**Resolving power** is an index used to represent the limit of spatial observation. In optics, the minimum detectable distance between two image points is called resolving limit, and the reverse is defined as the resolving power.

There are several methods to measure the resolving limit or resolving power. Two such methods, (1) resolving power by refraction and (2) MTF, are introduced below.

(1) Resolving limit by refraction

Theoretically an object point will be projected as a point on an image plane if the optical system has no aberration. However, because of diffraction the image of a point will be a circle with a radius of about one wavelength of light, which in called **the Airy pattern**, as shown in Figure 2.3.1. Therefore there exists a limit to resolve the distance between two points even though there is no aberration.

The resolving limit depends on how the minimum distance between two Airy images is defined. There are two definitions, as follows.

a. **Rayleigh's resolving power**: the distance between the left Airy peak and the right Airy peak when it coincides with the zero point of the left peak, that is 1.22u in Figure 2.3.2.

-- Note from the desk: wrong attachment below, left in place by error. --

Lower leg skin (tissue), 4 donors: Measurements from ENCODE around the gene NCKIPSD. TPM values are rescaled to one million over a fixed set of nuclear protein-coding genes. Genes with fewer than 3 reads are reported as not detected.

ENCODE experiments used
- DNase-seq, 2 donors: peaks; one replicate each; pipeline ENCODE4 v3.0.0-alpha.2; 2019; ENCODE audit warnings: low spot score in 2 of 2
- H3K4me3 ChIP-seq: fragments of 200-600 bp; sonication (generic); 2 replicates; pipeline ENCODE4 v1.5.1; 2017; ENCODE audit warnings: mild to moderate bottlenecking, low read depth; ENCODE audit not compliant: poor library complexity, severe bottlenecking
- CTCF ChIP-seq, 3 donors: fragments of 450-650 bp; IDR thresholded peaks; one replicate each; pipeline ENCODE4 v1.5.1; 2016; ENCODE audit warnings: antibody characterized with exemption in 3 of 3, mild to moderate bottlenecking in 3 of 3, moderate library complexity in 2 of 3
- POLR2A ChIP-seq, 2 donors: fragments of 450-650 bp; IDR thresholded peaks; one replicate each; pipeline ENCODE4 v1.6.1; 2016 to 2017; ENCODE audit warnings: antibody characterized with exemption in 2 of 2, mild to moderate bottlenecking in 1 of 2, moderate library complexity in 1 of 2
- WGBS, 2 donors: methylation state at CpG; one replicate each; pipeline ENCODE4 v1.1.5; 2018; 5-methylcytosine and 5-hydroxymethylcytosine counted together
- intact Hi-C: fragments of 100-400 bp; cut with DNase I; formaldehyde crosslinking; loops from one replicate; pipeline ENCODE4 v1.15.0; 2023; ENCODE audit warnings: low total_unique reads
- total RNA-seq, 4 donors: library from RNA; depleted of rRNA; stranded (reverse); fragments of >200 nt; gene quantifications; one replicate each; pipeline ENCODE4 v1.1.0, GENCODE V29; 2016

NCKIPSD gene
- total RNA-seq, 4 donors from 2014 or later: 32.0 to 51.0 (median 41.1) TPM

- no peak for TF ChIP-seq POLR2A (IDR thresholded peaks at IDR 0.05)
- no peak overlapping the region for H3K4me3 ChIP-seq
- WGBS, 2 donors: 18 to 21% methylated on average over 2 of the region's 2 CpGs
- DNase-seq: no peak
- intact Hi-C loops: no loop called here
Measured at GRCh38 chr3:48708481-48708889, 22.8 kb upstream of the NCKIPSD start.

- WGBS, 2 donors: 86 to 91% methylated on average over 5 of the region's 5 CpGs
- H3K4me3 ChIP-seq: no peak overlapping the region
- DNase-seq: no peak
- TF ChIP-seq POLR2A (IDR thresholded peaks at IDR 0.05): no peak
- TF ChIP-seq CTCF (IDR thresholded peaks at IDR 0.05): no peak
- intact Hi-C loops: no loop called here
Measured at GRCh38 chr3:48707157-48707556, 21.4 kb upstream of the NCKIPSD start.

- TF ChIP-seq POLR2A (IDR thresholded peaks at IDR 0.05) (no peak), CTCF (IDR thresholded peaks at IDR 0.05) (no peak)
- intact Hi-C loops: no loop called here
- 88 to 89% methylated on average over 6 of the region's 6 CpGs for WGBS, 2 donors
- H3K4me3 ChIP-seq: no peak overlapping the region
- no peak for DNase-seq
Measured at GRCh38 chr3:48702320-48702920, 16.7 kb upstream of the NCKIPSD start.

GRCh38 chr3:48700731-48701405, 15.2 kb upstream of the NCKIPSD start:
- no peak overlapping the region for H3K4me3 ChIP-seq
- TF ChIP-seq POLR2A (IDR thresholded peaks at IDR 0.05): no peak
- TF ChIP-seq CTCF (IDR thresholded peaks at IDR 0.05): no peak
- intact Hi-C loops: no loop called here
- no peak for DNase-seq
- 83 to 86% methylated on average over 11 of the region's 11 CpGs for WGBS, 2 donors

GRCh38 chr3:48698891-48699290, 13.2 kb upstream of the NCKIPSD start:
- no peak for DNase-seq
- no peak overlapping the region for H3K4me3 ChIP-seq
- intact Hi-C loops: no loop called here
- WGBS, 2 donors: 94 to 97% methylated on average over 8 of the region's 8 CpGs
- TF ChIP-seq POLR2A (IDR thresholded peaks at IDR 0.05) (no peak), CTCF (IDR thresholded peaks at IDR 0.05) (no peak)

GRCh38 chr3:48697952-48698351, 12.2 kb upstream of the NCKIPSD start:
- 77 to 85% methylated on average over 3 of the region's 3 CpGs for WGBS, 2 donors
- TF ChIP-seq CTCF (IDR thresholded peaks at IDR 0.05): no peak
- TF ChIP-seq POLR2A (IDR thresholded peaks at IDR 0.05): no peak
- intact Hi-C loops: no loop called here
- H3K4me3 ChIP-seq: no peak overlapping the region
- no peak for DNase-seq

b. **Sparrow's resolving limit**: the distance between the two peaks when the central gap fades away, that is 1.08u in Figure 2.3.3 .

(2) **MTF** (modular transfer function )

The resolving power measured on a resolving test chart by human eyes, depends on individual ability and the shape or contrast of the chart. On the other hand, MTF has no such problems because MTF comes from a scientific definition in which the response of spatial frequency, with respect to the amplitude, considers the optical imaging system as a spatial frequency filter.

As the spatial frequency is defined as the frequency of a sine wave, MTF shows how much the ratio of the amplitude decreases before and after an optical imaging system with respect to the spatial frequency as shown in Figure 2.3.4.

MTF coincides with the power spectrum which is obtained by Fourier transformation of a point image. Generally speaking, an optical imaging system will give a low pass filter as shown in Figure 2.3.5.

Modulation (M), contrast (K) and density (D) have the following relations.

=max /min, D = log(max /min), M = ( max - min ) / ( max + min ) = ( - 1) / ( + 1)

' ='max /'min, D' = log('max /min), M = ( 'max - 'min ) / ( 'max + 'min ) = ( ' - 1) / ( ' + 1)

The resolving power (or spatial frequency) is obtained from the MTF curve with a given contrast, which can be converted to the modulation.

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